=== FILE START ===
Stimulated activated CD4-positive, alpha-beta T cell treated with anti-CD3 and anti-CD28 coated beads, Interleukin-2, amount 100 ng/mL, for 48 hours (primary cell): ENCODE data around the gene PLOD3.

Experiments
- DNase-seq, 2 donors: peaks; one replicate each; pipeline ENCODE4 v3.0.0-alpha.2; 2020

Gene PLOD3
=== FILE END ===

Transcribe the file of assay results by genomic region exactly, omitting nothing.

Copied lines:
Stimulated activated CD4-positive, alpha-beta T cell treated with anti-CD3 and anti-CD28 coated beads, Interleukin-2, amount 100 ng/mL, for 48 hours (primary cell): ENCODE data around the gene PLOD3.

Experiments
- DNase-seq, 2 donors: peaks; one replicate each; pipeline ENCODE4 v3.0.0-alpha.2; 2020

Gene PLOD3